Fixing Sleepy Nics in Windows Server

After hearing about sleepy nics from an Exchange field engineer Mike O’Neill on RunAs Radio Show #367:¬†EHLO with Mike O’Neill, I decided to incorporate the process into our buildouts and possibly via GPO/scripts. Of course, I chose powershell.

Essentially, there’s a setting for the drivers/firmware that allows the NIC to go to sleep. This can affect things like DAG groups. Coupled with the fact Power Plan settings in Windows Server can limit the CPU, it makes you wonder why there weren’t more sensible defaults for a Server OS. Also, firmware updates can change the NIC setting back.

Neither setting seems desirable, especially for the kind of stuff that generally still runs on iron (e.g. Exchange, SQL, etc).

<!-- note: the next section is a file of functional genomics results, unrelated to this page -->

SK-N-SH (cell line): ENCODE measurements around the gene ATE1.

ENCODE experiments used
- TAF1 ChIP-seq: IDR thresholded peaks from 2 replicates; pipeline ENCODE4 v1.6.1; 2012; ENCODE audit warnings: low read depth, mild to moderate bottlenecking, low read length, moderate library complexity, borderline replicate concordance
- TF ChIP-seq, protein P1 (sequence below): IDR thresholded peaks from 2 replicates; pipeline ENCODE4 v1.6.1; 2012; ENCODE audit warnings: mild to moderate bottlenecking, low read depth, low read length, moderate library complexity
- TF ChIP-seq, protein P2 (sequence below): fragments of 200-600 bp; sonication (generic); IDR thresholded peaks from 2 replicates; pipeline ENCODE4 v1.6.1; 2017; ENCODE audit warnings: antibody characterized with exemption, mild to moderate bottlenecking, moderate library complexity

I first made the changes manually and noted the registry values in HKLM:\SYSTEM\CurrentControlSet\Control\Class\{4D36E972-E325-11CE-BFC1-08002BE10318}\* (see: MS #2740020).

Note that the registry value¬†PnPCapabilities is actually a hex value with various bit combinations that encompass the NIC settings. As such, I wouldn’t use the value directly indicated by Microsoft. In our case, the proper valued seemed to be 280.

The Characteristics value of 132 indicates only physical NICs (wired/wireless).

 

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